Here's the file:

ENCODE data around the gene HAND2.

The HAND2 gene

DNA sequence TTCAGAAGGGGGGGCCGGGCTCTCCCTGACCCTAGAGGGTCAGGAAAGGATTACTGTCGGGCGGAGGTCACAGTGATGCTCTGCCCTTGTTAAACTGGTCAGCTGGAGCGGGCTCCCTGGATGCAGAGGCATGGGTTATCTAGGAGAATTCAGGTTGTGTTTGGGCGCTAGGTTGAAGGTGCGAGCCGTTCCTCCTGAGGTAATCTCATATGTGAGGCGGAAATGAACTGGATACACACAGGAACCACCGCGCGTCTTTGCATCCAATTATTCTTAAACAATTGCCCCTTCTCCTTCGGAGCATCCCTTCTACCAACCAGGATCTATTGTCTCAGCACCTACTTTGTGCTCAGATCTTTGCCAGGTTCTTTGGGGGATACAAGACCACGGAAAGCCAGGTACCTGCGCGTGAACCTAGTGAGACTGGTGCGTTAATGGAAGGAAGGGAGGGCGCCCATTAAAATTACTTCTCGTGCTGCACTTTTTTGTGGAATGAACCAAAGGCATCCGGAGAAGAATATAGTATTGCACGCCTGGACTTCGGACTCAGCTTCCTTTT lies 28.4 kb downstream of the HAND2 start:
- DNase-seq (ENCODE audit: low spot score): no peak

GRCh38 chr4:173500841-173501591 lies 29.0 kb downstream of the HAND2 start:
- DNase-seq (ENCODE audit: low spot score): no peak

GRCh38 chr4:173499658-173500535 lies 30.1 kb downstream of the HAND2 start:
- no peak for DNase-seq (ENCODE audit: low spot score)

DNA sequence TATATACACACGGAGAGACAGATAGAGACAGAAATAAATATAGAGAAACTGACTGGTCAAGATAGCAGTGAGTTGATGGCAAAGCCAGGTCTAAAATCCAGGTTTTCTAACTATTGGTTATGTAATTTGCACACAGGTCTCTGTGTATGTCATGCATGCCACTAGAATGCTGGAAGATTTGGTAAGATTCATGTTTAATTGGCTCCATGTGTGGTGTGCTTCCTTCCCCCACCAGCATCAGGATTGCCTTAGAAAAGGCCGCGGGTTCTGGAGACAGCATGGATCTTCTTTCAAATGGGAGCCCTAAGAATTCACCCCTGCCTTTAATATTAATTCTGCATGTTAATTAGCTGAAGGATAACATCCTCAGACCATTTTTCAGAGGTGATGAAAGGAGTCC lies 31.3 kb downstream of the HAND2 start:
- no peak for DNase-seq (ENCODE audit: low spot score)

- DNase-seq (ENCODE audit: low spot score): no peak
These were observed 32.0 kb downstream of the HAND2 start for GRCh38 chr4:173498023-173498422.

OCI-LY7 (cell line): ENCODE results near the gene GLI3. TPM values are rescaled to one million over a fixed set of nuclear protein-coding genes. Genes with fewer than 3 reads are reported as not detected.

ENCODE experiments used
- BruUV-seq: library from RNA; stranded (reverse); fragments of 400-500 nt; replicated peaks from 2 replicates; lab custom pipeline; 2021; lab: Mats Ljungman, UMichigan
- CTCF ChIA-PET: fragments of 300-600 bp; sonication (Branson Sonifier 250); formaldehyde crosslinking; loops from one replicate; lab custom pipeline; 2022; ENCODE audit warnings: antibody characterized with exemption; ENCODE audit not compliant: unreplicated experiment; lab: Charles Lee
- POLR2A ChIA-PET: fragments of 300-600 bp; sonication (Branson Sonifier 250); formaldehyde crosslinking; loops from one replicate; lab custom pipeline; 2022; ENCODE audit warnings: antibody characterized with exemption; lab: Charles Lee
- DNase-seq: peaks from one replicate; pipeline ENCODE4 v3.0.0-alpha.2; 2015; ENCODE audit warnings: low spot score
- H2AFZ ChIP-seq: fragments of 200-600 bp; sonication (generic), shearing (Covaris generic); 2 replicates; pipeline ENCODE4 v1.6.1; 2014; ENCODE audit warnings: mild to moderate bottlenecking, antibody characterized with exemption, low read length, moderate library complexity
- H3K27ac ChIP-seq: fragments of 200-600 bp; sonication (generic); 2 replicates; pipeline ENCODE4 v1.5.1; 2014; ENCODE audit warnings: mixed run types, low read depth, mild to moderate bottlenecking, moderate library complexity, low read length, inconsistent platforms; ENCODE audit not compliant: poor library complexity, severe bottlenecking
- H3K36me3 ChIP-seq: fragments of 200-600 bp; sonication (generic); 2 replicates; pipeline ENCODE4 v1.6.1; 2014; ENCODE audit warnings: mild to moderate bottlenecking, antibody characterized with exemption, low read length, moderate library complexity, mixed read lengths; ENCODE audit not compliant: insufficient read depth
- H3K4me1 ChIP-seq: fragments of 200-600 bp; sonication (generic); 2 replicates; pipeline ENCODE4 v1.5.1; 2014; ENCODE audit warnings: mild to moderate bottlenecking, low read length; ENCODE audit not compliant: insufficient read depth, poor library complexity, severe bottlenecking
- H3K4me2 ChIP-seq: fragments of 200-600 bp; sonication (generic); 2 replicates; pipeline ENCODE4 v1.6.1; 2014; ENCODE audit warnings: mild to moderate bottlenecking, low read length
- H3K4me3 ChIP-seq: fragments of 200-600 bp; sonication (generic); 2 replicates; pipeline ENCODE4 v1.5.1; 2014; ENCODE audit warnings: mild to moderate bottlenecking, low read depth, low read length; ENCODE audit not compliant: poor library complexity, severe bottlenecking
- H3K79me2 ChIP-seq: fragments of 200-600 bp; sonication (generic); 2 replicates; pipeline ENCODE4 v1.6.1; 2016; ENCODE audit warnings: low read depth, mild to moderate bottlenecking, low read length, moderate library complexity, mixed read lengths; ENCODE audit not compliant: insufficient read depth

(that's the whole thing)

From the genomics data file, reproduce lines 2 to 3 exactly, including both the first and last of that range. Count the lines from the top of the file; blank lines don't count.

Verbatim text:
The HAND2 gene

DNA sequence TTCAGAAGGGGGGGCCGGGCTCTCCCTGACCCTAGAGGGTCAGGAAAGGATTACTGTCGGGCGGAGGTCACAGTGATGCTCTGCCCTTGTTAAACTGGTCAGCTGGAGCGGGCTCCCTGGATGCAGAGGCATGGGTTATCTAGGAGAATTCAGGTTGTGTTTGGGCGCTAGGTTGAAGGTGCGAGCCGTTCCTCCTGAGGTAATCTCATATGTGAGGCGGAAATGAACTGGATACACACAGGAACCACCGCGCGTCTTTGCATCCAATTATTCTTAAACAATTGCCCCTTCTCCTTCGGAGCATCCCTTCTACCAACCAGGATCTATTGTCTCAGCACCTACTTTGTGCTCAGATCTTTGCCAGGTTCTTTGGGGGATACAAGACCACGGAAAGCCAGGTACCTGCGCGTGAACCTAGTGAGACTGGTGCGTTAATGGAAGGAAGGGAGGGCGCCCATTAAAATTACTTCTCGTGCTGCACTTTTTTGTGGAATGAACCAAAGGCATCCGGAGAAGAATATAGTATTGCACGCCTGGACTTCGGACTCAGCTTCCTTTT lies 28.4 kb downstream of the HAND2 start: